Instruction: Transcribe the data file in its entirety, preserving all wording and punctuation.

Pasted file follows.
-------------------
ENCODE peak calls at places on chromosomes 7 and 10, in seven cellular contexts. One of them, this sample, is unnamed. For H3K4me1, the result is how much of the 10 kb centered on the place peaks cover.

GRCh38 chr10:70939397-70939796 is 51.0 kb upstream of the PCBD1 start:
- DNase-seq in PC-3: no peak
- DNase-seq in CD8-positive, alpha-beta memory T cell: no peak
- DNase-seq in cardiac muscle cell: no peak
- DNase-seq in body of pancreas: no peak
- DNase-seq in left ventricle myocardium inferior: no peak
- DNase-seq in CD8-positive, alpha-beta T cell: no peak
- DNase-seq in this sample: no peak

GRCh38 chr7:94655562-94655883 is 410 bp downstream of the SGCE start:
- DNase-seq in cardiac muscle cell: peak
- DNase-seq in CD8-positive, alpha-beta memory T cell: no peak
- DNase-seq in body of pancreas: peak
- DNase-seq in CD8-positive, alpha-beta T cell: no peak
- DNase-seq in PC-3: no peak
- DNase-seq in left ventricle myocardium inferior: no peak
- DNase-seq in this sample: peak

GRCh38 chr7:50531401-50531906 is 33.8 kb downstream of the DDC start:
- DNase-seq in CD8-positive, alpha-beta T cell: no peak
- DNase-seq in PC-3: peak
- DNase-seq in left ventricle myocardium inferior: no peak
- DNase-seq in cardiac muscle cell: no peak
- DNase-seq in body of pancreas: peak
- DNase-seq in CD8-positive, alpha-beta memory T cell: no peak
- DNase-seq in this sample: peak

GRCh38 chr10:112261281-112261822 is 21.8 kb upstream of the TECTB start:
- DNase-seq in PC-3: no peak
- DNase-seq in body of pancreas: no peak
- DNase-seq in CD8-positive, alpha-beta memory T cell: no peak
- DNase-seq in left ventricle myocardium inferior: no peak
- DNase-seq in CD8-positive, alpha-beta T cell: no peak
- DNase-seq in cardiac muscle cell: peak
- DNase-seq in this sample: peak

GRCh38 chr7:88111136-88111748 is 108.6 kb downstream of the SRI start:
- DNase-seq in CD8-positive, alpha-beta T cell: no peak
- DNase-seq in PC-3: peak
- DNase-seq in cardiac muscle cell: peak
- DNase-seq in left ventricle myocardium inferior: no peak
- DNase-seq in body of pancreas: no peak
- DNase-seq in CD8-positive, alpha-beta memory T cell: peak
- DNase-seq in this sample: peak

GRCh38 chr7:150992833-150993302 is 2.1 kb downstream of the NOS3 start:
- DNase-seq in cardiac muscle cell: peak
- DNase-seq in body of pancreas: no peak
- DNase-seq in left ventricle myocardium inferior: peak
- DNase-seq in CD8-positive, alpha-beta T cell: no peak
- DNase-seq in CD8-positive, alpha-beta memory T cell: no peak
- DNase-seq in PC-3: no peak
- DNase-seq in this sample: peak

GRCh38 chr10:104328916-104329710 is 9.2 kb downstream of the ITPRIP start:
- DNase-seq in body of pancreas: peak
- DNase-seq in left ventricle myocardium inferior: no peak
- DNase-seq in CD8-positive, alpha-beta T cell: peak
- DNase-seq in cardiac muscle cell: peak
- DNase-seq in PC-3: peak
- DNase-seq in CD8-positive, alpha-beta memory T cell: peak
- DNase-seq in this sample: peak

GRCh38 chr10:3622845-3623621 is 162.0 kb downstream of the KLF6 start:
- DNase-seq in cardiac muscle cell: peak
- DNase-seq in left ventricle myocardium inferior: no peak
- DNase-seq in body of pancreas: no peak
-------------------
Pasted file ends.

ENCODE peak calls at places on chromosomes 7 and 10, in seven cellular contexts. One of them, this sample, is unnamed. For H3K4me1, the result is how much of the 10 kb centered on the place peaks cover.

GRCh38 chr10:70939397-70939796 is 51.0 kb upstream of the PCBD1 start:
- DNase-seq in PC-3: no peak
- DNase-seq in CD8-positive, alpha-beta memory T cell: no peak
- DNase-seq in cardiac muscle cell: no peak
- DNase-seq in body of pancreas: no peak
- DNase-seq in left ventricle myocardium inferior: no peak
- DNase-seq in CD8-positive, alpha-beta T cell: no peak
- DNase-seq in this sample: no peak

GRCh38 chr7:94655562-94655883 is 410 bp downstream of the SGCE start:
- DNase-seq in cardiac muscle cell: peak
- DNase-seq in CD8-positive, alpha-beta memory T cell: no peak
- DNase-seq in body of pancreas: peak
- DNase-seq in CD8-positive, alpha-beta T cell: no peak
- DNase-seq in PC-3: no peak
- DNase-seq in left ventricle myocardium inferior: no peak
- DNase-seq in this sample: peak

GRCh38 chr7:50531401-50531906 is 33.8 kb downstream of the DDC start:
- DNase-seq in CD8-positive, alpha-beta T cell: no peak
- DNase-seq in PC-3: peak
- DNase-seq in left ventricle myocardium inferior: no peak
- DNase-seq in cardiac muscle cell: no peak
- DNase-seq in body of pancreas: peak
- DNase-seq in CD8-positive, alpha-beta memory T cell: no peak
- DNase-seq in this sample: peak

GRCh38 chr10:112261281-112261822 is 21.8 kb upstream of the TECTB start:
- DNase-seq in PC-3: no peak
- DNase-seq in body of pancreas: no peak
- DNase-seq in CD8-positive, alpha-beta memory T cell: no peak
- DNase-seq in left ventricle myocardium inferior: no peak
- DNase-seq in CD8-positive, alpha-beta T cell: no peak
- DNase-seq in cardiac muscle cell: peak
- DNase-seq in this sample: peak

GRCh38 chr7:88111136-88111748 is 108.6 kb downstream of the SRI start:
- DNase-seq in CD8-positive, alpha-beta T cell: no peak
- DNase-seq in PC-3: peak
- DNase-seq in cardiac muscle cell: peak
- DNase-seq in left ventricle myocardium inferior: no peak
- DNase-seq in body of pancreas: no peak
- DNase-seq in CD8-positive, alpha-beta memory T cell: peak
- DNase-seq in this sample: peak

GRCh38 chr7:150992833-150993302 is 2.1 kb downstream of the NOS3 start:
- DNase-seq in cardiac muscle cell: peak
- DNase-seq in body of pancreas: no peak
- DNase-seq in left ventricle myocardium inferior: peak
- DNase-seq in CD8-positive, alpha-beta T cell: no peak
- DNase-seq in CD8-positive, alpha-beta memory T cell: no peak
- DNase-seq in PC-3: no peak
- DNase-seq in this sample: peak

GRCh38 chr10:104328916-104329710 is 9.2 kb downstream of the ITPRIP start:
- DNase-seq in body of pancreas: peak
- DNase-seq in left ventricle myocardium inferior: no peak
- DNase-seq in CD8-positive, alpha-beta T cell: peak
- DNase-seq in cardiac muscle cell: peak
- DNase-seq in PC-3: peak
- DNase-seq in CD8-positive, alpha-beta memory T cell: peak
- DNase-seq in this sample: peak

GRCh38 chr10:3622845-3623621 is 162.0 kb downstream of the KLF6 start:
- DNase-seq in cardiac muscle cell: peak
- DNase-seq in left ventricle myocardium inferior: no peak
- DNase-seq in body of pancreas: no peak